Castrated insects to stop tropical diseases – University of Copenhagen

09 November 2017

Castrated insects to stop tropical diseases

This news is redirected and translated by The Secretariat for Development Cooperation at SCIENCE from Verdens Bedste Nyheder.

A new laboratory is established to help countries worldwide to send castrated insects out on their wings in order to fight diseases as zika and malaria.

Many serious tropical diseases are transmitted by insects, so if you fight the insects, you will also end the disease. But to bomb large areas with insecticide to get rid of the mosquitoes spreading malaria or zika-virus for example can have major environmental and health implications, and the mosquitoes will quickly grow resistant to insect toxin anyway.

A new laboratory, which the International Atomic Energy Agency (IAEA) recently has opened in Austria, is to help countries worldwide using a different and more gentle method to get rid of pests. The new laboratory is an extension of the existing IPCL-laboratory working with insecticide.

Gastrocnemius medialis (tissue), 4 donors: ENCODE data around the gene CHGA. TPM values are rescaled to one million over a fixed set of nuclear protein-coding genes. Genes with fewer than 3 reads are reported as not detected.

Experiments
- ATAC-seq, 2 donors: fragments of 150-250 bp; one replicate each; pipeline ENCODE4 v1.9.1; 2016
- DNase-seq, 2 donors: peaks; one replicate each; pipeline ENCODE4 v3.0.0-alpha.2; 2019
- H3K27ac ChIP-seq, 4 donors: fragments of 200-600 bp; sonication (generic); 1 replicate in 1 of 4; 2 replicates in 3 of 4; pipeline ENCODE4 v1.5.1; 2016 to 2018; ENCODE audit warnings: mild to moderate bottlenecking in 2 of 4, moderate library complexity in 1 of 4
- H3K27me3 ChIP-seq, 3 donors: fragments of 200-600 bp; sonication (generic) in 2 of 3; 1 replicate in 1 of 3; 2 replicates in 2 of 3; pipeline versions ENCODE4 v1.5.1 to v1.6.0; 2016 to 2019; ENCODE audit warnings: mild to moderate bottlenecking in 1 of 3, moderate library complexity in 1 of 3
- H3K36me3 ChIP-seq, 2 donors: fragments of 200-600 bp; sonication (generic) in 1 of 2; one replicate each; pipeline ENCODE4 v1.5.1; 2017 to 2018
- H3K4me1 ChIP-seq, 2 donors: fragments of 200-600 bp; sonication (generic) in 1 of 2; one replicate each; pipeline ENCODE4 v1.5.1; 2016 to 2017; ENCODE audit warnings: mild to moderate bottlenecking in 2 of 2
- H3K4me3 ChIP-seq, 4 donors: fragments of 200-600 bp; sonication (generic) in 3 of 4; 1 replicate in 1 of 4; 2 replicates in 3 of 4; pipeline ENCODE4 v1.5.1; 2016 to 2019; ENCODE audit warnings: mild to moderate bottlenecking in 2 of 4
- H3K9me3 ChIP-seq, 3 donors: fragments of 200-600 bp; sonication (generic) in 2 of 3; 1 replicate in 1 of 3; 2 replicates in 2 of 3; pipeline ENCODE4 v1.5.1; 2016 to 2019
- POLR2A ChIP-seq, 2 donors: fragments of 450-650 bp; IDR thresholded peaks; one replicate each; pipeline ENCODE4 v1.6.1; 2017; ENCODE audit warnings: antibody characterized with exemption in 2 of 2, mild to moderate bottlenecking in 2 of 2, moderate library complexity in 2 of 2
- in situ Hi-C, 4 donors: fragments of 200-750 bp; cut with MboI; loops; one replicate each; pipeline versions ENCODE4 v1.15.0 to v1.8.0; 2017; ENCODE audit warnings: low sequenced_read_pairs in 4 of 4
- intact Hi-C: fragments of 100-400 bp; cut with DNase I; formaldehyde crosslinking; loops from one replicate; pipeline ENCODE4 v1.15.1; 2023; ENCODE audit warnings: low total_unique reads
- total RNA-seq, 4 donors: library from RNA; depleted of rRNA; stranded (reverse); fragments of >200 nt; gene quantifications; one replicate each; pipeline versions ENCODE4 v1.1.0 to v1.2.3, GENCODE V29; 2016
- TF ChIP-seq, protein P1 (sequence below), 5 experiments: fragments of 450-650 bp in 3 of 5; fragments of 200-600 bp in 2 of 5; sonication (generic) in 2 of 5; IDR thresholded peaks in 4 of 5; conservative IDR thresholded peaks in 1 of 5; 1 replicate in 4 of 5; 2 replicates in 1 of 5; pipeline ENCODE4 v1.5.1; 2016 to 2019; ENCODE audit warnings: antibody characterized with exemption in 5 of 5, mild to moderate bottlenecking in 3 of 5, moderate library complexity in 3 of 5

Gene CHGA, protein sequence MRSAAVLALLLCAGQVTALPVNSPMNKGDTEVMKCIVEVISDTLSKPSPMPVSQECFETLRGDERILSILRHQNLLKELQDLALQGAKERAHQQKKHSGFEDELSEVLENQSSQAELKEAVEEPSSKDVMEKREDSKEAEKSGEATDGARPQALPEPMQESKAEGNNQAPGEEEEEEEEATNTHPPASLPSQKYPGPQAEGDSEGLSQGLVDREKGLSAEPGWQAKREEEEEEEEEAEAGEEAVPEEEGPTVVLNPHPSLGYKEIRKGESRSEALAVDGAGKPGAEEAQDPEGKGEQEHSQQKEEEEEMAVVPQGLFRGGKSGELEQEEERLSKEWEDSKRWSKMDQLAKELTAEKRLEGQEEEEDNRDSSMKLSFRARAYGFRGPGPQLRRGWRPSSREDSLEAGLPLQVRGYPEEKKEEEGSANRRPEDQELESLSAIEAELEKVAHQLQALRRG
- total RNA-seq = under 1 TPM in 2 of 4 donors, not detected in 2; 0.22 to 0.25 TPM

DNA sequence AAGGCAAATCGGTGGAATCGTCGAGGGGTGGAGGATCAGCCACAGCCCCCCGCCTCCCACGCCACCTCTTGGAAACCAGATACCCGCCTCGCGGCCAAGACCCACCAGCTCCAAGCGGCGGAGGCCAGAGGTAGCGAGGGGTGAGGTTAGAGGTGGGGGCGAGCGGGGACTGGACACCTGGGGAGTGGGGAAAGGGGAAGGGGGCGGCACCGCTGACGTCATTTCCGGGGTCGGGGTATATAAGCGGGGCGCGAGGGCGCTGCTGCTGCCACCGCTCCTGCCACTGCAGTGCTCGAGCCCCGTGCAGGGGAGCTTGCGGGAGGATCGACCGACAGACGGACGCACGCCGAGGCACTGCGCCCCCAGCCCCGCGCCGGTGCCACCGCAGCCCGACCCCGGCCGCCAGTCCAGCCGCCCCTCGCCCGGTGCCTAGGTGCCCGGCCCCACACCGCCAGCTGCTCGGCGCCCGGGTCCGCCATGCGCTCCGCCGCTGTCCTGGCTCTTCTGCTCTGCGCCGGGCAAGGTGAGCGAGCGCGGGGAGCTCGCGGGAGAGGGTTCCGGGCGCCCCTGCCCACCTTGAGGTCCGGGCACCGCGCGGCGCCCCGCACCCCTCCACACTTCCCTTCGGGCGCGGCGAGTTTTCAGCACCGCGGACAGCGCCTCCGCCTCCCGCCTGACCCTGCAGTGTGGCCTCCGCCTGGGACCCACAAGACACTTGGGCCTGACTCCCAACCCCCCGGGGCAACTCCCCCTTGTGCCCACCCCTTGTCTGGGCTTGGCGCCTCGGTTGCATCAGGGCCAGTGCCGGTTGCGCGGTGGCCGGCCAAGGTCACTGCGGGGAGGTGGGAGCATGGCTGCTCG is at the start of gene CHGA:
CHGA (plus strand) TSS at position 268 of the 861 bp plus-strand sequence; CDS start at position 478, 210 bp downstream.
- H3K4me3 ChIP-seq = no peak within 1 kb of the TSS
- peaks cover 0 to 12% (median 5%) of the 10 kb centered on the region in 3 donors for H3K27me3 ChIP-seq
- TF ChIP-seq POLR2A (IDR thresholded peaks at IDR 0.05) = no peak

"IPLC will with the new and modern facilities be able to do even more to help Member States to control harmful insects that threaten our crops, our  livestock and our health in the future," said IAEA director general Yukiya Amano, at the opening ceremony.

DIE PEACEFULLY AFTER SEX
The method is based on breeding large male swarms of those mosquitoes or flies which spread the disease. Here after the insects get irradiated making them unable to get offsprings.

When you then release them in an area affected by the disease, they mate with the she-insects of the area, but without the result of offsprings. As a result there will
be fewer and fewer of the harmfull insects, and the pests can eventually vanish
completely.

The method is not new but has in the past mostly been used to combat insects that attack food. Zanzibar and Senegal have, however, been successful in combating the tsetse fly, which spreads the deadly sleeping sickness. Earlier this year the Dominican Republic used the sterile insect method to eliminate the Mediterranean fruit fly, which according to the Agricultural Agency is the worst pest of fruit in the world.